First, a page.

NYPD Marijuana Enforcement Policy Updated on November 11, 2014 - The Emperor's New Policy
By: Don Murray, Partner Shalley and Murray
November 14, 2014
On November 11, 2014, the NYPD issued Operations Order Number 43, titled "Enforcement of Criminal Possession of Marijuana, Fifth Degree, Subdivision One." Click on the link to have a look at the original, with some significant portions highlighted by me.
Reading the articles presented in the media regarding this policy is a classic demonstration of how news organizations routinely misunderstand the significance of legal issues. To read the various articles about this policy shift is to come to the conclusion that the NYPD is now somehow "looking the other way" with vast numbers of marijuana cases or that there will be some sort of dramatic impact of this new policy that will be noticeable to people who are not part of the criminal justice system.
After actually reading the NYPD policy, however, I don't think this change will have as large an impact as people might otherwise believe..
First, it must be understood that this is a POLICY of the NYPD. This is not a change in the law. It is not now LEGAL to possess marijuana for recreational purposes in New York City. This new NYPD marijuana policy is simply a statement of intention by the NYPD to take one set of actions against people in possession of marijuana, in certain limited circumstances, as opposed to another set of actions.
The police are afforded a certain amount of discretion under the law to take a variety of actions in many situations. The police often have four basic options when confronted with potential illegal behavior. Option one is to arrest someone and "put him through the system" for arraignment (first appearance) within 24 hours. Option two is to arrest someone but to give him a Desk Appearance Ticket (DAT), which provides a later date to return to court for arraignment. Option three (available in some circumstances) is to write a pink summons or "C Summons" on the spot which sends the person to a special summons court, which is a small subdivision of the regular Criminal Court. Option four is to decide that there is an insufficient basis to do anything at all and to let the person being investigated go without any further action.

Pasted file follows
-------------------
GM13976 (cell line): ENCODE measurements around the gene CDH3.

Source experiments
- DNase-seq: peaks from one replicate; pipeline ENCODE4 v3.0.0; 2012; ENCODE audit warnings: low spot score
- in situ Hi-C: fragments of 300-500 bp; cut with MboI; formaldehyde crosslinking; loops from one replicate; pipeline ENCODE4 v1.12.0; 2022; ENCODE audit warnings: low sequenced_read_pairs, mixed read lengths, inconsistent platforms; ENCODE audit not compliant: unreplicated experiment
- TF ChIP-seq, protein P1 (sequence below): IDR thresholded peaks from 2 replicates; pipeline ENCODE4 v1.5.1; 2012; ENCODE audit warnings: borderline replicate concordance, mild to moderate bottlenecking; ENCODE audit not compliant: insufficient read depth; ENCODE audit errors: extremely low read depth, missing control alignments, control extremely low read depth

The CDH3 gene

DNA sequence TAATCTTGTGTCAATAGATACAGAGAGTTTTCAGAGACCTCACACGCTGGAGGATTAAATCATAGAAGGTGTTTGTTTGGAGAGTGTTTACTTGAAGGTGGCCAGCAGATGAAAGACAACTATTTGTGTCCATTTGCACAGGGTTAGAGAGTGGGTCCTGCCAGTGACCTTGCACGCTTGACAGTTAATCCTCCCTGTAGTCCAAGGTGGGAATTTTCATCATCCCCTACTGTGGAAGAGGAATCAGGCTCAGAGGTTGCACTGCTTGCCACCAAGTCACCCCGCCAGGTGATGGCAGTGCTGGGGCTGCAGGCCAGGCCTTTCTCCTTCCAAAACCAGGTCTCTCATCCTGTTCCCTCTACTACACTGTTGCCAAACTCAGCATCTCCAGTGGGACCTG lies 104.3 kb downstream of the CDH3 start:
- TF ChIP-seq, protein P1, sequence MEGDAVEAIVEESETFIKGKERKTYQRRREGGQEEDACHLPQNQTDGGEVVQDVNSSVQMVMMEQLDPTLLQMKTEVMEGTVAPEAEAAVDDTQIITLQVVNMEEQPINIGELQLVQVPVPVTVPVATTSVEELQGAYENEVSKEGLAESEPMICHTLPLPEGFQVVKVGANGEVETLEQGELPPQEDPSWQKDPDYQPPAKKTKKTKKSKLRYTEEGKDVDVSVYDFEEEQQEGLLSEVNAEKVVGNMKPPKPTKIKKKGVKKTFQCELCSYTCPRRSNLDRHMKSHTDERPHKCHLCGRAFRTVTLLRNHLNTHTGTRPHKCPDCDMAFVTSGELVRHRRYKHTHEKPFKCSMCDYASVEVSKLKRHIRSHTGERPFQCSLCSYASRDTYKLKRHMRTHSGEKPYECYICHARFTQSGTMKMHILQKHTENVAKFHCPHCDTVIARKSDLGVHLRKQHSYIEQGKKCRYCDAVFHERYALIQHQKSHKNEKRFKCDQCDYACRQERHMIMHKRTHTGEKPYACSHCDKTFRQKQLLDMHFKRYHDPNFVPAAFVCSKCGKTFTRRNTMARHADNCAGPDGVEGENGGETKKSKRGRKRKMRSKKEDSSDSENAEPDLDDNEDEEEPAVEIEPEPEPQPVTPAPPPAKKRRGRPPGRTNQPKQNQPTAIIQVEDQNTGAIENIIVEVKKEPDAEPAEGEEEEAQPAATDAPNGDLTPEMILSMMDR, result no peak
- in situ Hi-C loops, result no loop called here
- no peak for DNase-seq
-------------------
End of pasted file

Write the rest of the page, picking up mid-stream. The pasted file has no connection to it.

Clearly some of these options will not be available for those charged with the most serious sorts of offenses. (You aren't allowed to get a pink summons for a robbery charge, for example.) But for many minor misdemeanor offenses, all of these options are available. They have always been available and will always be available under New York State law.